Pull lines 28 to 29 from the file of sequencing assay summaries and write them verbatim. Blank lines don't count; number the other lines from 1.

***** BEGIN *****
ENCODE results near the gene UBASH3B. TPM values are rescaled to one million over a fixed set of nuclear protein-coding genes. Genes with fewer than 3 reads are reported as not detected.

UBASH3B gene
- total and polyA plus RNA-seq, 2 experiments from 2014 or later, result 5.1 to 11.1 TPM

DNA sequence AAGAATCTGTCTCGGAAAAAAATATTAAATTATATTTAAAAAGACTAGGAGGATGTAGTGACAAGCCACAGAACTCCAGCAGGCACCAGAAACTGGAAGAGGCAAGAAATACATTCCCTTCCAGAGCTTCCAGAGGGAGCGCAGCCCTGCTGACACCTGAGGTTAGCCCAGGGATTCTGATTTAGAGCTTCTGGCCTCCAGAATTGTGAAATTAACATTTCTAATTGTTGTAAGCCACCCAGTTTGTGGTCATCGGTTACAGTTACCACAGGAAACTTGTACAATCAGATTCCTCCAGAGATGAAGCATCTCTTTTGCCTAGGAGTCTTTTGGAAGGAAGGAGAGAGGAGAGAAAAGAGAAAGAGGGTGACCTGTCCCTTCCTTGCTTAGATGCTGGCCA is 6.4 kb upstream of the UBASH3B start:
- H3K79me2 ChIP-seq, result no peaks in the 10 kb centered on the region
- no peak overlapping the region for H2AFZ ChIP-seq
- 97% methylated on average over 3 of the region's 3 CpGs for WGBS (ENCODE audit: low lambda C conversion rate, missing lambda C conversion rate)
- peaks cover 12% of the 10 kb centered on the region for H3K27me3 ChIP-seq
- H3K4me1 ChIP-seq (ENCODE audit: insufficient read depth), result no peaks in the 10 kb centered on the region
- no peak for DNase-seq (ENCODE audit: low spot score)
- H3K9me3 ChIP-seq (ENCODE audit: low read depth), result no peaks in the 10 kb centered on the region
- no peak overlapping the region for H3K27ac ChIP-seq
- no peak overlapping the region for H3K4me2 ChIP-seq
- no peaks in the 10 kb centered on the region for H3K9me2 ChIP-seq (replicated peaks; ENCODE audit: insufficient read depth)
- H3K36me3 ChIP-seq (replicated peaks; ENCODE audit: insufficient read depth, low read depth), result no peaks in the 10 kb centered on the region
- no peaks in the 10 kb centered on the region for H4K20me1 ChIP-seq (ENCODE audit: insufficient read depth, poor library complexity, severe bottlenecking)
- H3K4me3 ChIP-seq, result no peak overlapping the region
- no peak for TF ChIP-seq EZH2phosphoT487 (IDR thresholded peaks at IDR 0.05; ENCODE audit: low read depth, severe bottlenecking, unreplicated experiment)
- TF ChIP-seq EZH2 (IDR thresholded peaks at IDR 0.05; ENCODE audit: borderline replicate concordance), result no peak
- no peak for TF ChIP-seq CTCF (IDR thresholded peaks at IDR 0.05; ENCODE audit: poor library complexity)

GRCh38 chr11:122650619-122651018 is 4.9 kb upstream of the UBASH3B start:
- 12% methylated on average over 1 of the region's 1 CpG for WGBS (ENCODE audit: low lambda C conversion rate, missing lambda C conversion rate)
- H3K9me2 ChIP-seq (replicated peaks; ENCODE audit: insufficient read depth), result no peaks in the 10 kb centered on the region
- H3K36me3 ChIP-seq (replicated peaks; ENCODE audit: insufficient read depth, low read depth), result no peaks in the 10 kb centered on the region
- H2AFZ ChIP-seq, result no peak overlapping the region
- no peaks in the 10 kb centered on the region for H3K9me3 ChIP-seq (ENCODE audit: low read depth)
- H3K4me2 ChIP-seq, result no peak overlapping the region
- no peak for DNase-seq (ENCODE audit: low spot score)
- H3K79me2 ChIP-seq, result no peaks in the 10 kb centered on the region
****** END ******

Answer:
- no peak for DNase-seq (ENCODE audit: low spot score)
- H3K79me2 ChIP-seq, result no peaks in the 10 kb centered on the region